Community can form action group to address city’s Superfund sites, cleanup efforts
It was almost standing room only when area residents filled a meeting room in the Fridley Community Center for the first of two sessions for the EPA CAG informational meeting Jan. 30.
Representatives from the U.S. Environmental Protection Agency (EPA) gave presentations and fielded questions on how to form a Community Action Group (CAG).
A CAG’s goal is to help the EPA make decisions on how to clean up a Superfund site. Superfund is the federal government’s program to clean up the nation’s uncontrolled hazardous waste sites, of which Fridley has five: three close to the Mississippi River south of I-694, plus one at the Fridley Commons Park well field and the Boise Cascade/Onan Corp./Medtronics site near Central and 73rd avenues. Fridley’s CAG could represent all five of the city’s Superfund sites.
A CAG includes about 15-20 local residents, representing a variety of interests and viewpoints, who are selected leaders based on membership applications by a steering committee of the local community. Membership could include property owners near the site, medical professionals, minority and low-income groups, environmental or public interest groups, facility owners, local business community members and anyone concerned about the Fridley superfund sites.
Elected leaders are not recommended to be part of the membership, but anyone can participate at the meetings, which are open to the public. If elected officials were also part of the 15-20 CAG members, that could disqualify the group for grants, EPA representatives said.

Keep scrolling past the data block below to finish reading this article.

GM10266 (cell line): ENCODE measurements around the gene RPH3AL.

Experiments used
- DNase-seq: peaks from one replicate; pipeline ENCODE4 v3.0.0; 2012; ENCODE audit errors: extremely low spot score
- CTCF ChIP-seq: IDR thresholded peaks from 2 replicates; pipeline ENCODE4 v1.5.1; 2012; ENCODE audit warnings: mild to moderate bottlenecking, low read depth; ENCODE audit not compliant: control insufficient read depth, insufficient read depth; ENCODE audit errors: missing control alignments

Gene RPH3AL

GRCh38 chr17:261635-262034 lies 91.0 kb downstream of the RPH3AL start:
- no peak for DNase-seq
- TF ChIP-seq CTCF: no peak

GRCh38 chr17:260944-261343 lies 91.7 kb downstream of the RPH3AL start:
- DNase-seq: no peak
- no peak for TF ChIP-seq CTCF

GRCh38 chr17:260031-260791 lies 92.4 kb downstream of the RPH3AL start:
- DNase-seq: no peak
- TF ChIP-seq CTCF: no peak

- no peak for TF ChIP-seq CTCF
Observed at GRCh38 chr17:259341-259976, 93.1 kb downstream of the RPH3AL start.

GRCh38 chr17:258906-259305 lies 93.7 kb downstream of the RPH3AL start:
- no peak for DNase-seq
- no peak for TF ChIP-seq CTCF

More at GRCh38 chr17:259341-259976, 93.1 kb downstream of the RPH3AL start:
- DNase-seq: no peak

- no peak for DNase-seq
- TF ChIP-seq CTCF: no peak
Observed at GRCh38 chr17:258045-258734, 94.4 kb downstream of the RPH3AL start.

CAG membership is voluntary, the EPA representatives said, but members should be willing to commit to attending regular CAG meetings and serve two-year terms.
The EPA doesn’t create CAGs, nor does it create a CAG for every Superfund site; these groups are formed by request of the community and by the community. The EPA supports a group’s creation by talking about CAGs, providing a facilitator to help the group organize and funding research. The EPA and CAG also communicate with other agencies, including the Minnesota Pollution Control Agency (MPCA).
The EPA also provides Technical Assistance Services for Communities (TASC), which can help form the CAG and offers independent educational and technical assistance to communities and helps communities better understand and become involved in the cleanup process for hazardous waste sites. A TASC is for short-term help, is an EPA chosen contractor and is meant to be applied for simple issues. The EPA also offers a CAG a Technical Assistance Grant (TAG), which is a federal grant. TAGs are for long-term assistance, the CAG can use the funds to hire their own selected advisor and are meant for complex applications.
Besides conducting regular meetings, CAGs can also review technical information about Superfund site cleanup efforts, meet with the EPA and other groups to share information and resolve problems, relay community views and concerns about the site to the EPA and other agencies, and host educational meetings for the public or organize activities to increase awareness.
Some residents also inquired about the possibility of lobbying at the Legislature for changes in notifications for new residents and the possibility of opening a research center or clinic. While that’s not the purpose of a CAG, EPA representatives said, the CAG could help likeminded people to connect and form other groups to apply for grants, to lobby for their interests or to meet other goals. The CAG’s purpose would focus on discussing cleanup issues of Superfund sites and notifying agencies if a site’s cleanup efforts should be investigated.
To learn more about CAGs, TAGs and TASCs, visit epa.gov/superfund/community/cag or epa.gov/region5/cleanup/fridley/index.html.
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